When child support order is entered in Illinois, that order is either written on a self-composed order by child support receiver (or their attorney) or that child support order is the county’s Uniform Order For Support.
Either order is supposed to include an end date for child support.
“An order for support shall include a date on which the current support obligation terminates. The termination date shall be no earlier than the date on which the child covered by the order will attain the age of 18. However, if the child will not graduate from high school until after attaining the age of 18, then the termination date shall be no earlier than the earlier of the date on which the child’s high school graduation will occur or the date on which the child will attain the age of 19.” 750 ILCS 5/505(g)
If the self-composed order has an end date for child support or if the Uniform Order For Support has the termination box checked with a date of final child support, no child support is owed after that date. Few divorced parents apply proper attention to that date as the termination of child support date is far in the future.
In the meantime, the child support receiving parent will garnish or withhold child support from the child support paying parent’s check.
“[E]very order for support entered on or after July 1, 1997, shall…[r]equire an income withholding notice to be prepared and served immediately upon any payor of the obligor by the oblige” 750 ILCS 28/20(a)
“The income withholding notice shall:
direct any payor to withhold the dollar amount required for current support under the order for support;” 750 ILCS 28/20(c)(2)
“[T]he term “child” shall include any child under age 18 and any child age 19 or younger who is still attending high school.” 750 ILCS 5/505(a)
Income Withholding Orders do NOT include a termination date reflecting the child’s 18th birthday or graduation date.
If the child support is being withdrawn by the State Disbursement Unit (it almost always is), the child support will be terminated by the State Disbursement Unit according to the termination date in the underlying order.
Otherwise, a parent must go to court to terminate the garnishment. “At any time, an obligor, obligee, public office or Clerk of the Circuit Court may petition the court to…terminate the income…withholding notice because of a…termination of the underlying order for support” 750 ILCS 28/40(b)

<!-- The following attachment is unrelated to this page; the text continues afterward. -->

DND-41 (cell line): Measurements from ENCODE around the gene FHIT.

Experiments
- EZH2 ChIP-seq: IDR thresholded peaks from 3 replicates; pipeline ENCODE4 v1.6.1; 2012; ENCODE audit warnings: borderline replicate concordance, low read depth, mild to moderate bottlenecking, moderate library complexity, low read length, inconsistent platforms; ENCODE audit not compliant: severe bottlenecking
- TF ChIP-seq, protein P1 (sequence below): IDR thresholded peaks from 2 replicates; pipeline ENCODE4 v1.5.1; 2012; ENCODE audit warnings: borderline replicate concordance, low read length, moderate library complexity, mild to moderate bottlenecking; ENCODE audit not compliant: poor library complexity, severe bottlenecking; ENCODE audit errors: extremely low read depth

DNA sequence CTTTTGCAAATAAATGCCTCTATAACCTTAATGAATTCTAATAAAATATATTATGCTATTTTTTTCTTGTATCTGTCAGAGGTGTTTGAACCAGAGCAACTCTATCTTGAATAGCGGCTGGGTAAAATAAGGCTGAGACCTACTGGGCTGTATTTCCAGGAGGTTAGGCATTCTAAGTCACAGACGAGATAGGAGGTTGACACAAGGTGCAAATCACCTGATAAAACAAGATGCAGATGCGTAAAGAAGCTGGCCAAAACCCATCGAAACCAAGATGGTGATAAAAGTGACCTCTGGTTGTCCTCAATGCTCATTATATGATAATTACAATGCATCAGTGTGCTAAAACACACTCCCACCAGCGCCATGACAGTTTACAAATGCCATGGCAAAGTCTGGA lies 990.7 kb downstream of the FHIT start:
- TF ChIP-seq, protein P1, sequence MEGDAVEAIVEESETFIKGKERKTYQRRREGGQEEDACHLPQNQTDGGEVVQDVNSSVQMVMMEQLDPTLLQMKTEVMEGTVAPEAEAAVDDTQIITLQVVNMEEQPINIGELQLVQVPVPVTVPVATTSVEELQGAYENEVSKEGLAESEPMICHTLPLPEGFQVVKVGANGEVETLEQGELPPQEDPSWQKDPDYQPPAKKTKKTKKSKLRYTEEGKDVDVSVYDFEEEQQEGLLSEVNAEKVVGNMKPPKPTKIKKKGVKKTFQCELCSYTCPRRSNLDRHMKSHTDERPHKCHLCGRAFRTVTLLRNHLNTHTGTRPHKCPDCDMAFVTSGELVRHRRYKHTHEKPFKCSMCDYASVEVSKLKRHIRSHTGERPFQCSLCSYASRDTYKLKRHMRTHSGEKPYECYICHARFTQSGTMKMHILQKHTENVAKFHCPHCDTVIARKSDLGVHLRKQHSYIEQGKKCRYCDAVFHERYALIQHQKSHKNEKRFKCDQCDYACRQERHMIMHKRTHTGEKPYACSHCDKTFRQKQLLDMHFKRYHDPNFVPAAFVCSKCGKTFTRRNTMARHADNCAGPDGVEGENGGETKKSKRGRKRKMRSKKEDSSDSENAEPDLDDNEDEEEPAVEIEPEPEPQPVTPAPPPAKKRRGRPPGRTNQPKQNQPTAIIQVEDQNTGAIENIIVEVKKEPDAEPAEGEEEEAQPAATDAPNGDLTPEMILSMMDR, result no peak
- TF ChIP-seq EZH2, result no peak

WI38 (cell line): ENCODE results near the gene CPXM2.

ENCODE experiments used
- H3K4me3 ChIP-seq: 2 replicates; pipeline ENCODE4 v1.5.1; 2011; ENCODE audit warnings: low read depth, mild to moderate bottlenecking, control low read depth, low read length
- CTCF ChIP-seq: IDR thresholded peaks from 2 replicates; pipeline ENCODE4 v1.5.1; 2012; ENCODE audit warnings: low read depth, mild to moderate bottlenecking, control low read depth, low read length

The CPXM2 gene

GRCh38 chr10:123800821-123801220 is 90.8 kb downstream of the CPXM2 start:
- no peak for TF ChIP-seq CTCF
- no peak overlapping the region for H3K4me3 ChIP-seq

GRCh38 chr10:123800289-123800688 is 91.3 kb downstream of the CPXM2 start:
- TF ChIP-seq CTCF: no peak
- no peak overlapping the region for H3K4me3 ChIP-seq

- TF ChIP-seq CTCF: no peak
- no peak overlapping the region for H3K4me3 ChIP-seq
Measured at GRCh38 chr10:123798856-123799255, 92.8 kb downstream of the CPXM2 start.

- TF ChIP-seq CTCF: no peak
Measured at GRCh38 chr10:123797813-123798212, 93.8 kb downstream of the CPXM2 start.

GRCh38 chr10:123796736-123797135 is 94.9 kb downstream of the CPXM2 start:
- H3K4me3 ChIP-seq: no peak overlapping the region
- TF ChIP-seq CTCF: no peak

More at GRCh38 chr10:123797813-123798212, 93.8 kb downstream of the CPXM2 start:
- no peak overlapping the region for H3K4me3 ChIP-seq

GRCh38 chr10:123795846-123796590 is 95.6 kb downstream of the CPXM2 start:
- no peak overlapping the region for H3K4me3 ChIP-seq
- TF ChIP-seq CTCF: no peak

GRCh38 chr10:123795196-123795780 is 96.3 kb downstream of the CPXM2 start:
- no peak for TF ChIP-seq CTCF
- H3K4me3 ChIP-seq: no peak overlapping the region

Often, the parent of an adult child finds that their child support order did not include a termination date and they must modify the underlying support order as well.
Does the child support paying parent get a credit for the overpayment of child support if their check continued to get garnished after the child’s high school graduation or birthday?
Somethings are not fair…but they happen anyways. There’s a court for fairness called a “court of equity.” Divorce court or parentage court are not courts of equity.
“Courts of equity have no inherent power in cases of divorce. The jurisdiction of such courts to hear and determine divorce matters is conferred only by statute. While such courts may exercise their powers within the limits of the jurisdiction conferred by the statute, the jurisdiction depends upon the grant of the statute and not upon general equity powers.” Strukoff v. Strukoff, 389 NE 2d 1170 – Ill: Supreme Court 1979(Citation omitted)
A parent cannot just stomp and complain that it is not fair that they paid child support for an adult. The parent of an adult receiving child support must point to a rule.
There is nothing mentioned in the Illinois Marriage And Dissolution Of Marriage Act regarding overpayment of child support so the rule must be found in the case law.
Case law says voluntary child support payments cannot be an overpayment of child support requiring a refund to the overpaying parent.
“As a general rule, no credit is given for voluntary overpayments of child support, even if made under the belief that they are legally required.” In re Marriage of Miller, 595 NE 2d 1349 – Ill: Appellate Court, 3rd Dist. 1992
“Courts generally do not allow a credit to the obligor spouse for voluntary expenditures made on behalf of the child in a manner other than that specified by a decree.” Harner v. Harner, 105 Ill.App.3d 430, 61 Ill. Dec. 312, 434 N.E.2d 465, 468 (1982) (citations omitted)
If credits based on voluntary behavior were allowed, parents would just stop paying and say “I think I’m owed a credit.”
“The rationale for this rule is that such a credit would be tantamount to allowing one party unilaterally to modify the divorce decree and could result in future deprivation to the children and the payee.” In re Marriage of Smak, 641 NE 2d 981 – Ill: Appellate Court, 2nd Dist. 1994